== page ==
Jim Mulvaney was a milkman who started in politics as a Flordell Hills alderman, won election to the Missouri House and became chairman of the Missouri Public Service Commission.
He called himself one of the "little guys."
Others called him the first "consumer voice" on the PSC, which sets utility rates. By the end of his term, a phone company lawyer complained of a "radical shift" in the PSC's staff, which he said had become overly aggressive.
"Hell yes, the staff should be aggressive," Mr. Mulvaney responded. He said it was like a consumer shopping for a new car. "I'm going to scrutinize the price — that's the way it should be."
James Patrick Mulvaney died Tuesday (April 3, 2012) at his home in Florissant. He was 78 and had been battling congestive heart failure, his family said Wednesday.
Mr. Mulvaney was elected to the House in 1966 and served nine years. "Private interest legislation flies through the Legislature," he observed, "but people legislation has to sit back."
When he wasn't legislating, he held jobs driving milk trucks for Valley Farm Dairy, Pevely Dairy and Chapman Dairy.
He ran for office, he said, because some of the "big shots" in politics where he lived told him that a milkman should not be a legislator.
"It got me so damn mad," he told the Post-Dispatch in 1972, "I ran and beat them."
Mr. Mulvaney was the first chairman of the House Consumer Protection Committee, which the House has since abolished.
He sponsored and helped pass tax relief for seniors; elimination of arbitrary cancellation of auto insurance; and a requirement that public schools educate all children, regardless of disability.
He helped establish a Regional Diagnostic Center for people with disabilities and helped create the Office of the Public Counsel, which represents the public in cases before the PSC.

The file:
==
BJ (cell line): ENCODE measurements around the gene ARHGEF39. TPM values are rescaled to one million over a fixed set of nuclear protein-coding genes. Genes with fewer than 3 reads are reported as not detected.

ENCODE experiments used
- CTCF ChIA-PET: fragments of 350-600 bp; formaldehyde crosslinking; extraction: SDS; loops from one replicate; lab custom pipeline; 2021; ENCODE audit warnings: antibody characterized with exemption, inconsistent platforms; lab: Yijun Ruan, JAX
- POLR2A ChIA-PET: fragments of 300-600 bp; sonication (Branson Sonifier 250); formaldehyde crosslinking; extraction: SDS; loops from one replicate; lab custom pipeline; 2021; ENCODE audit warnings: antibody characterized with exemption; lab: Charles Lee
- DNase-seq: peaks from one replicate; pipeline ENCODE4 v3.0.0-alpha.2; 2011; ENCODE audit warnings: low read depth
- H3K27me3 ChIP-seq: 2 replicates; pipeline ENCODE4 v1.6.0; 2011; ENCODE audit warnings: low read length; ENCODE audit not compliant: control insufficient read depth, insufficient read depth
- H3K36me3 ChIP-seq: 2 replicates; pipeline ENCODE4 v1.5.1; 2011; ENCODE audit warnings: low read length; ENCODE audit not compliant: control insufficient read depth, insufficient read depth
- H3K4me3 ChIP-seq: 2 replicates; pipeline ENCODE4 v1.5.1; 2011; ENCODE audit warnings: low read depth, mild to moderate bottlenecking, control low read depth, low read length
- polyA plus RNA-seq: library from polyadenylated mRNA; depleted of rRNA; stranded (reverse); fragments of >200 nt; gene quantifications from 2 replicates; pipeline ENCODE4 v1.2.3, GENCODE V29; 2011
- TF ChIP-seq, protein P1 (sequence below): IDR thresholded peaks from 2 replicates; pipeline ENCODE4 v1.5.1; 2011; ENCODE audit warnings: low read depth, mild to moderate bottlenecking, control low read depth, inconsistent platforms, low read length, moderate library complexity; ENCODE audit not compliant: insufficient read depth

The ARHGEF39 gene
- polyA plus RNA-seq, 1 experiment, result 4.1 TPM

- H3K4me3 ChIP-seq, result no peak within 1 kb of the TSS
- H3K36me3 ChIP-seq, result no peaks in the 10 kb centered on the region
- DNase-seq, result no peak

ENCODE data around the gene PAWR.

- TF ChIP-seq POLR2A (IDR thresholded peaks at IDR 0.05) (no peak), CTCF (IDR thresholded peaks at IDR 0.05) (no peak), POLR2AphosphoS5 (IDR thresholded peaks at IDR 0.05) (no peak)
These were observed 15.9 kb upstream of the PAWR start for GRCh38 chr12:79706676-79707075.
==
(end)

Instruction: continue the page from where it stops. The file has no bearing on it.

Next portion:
He fought unsuccessfully to strengthen state laws protecting the public from natural gas pipeline explosions that had leveled dozens of homes and buildings.
Mr. Mulvaney sometimes imagined hordes of people marching on the state Capitol to 'string us up."
To him, the hordes represented workers, the elderly, low-paid government employees, parents of people with disabilities and relatives of prisoners — all people whom Mr. Mulvaney said the government usually ignores.
"Our priorities are all backwards up here," he said of legislators in Jefferson City.
In 1975, Gov. Christopher "Kit" Bond, a Republican, appointed Mr. Mulvaney, a Democrat, to the PSC. In 1977, Gov. Joseph Teasdale, a Democrat, named him chairman of the commission.
He was the primary backer of the Consumer Bill of Rights, which set uniform billing practices for all public utilities.
He left the commission to work for the U.S. Labor Department in Kansas City. He helped develop the St. Louis Job Corps program that provided training for thousands of young people.
He later became a lobbyist for the old Bi-State agency (now Metro) and for the Missouri Credit Union League.
He worked until his death for the Bellefontaine Habilitation Center in North County. In the Legislature, he got funding to improve state facilities. He later worked without pay to lobby for the center.
The center named two buildings for him. The old Globe-Democrat gave him two of its Meritorious Service awards. In 1977, the Missouri Association of Consumers gave him its first award.
Mr. Mulvaney grew up in the Walnut Park neighborhood. His father was a milk driver for Pevely Dairy. He attended the old De Andreis High School before dropping out and joining the Marines in 1953. In the Marine Corps, he earned his GED and was a crew chief with the 3rd Marine Air Wing.
When he retired from lobbying in 1999, the Missouri House and Senate recognized him for his "honesty, integrity, quick wit, ready smile, and strong dedication to the people of Missouri."
After that, he spent Tuesdays delivering food for Meals on Wheels and Wednesdays volunteering at St. Augustine Wellston Center, a food pantry in Wellston.
The family will hold a memorial gathering from 1 to 8 p.m. Monday at the Buchholz Spanish Lake Mortuary, 1645 Redman Avenue. A Mass will be celebrated at 11 a.m. Tuesday at Blessed Teresa of Calcutta Catholic Church, 1050 Smith Avenue, Ferguson.
Survivors include his wife of 55 years, Elizabeth "Betty" Mulvaney of Florissant; four daughters, Sharon Topliff of Springfield, Mo., Pam Meyer of Florissant, Kelly Stufflebean of Kansas City and Jane Lorhan of Maryland Heights; two sons, James Mulvaney of Mount Vernon, Ill., and Patrick Mulvaney of Lake Saint Louis; 16 grandchildren and one great-granddaughter.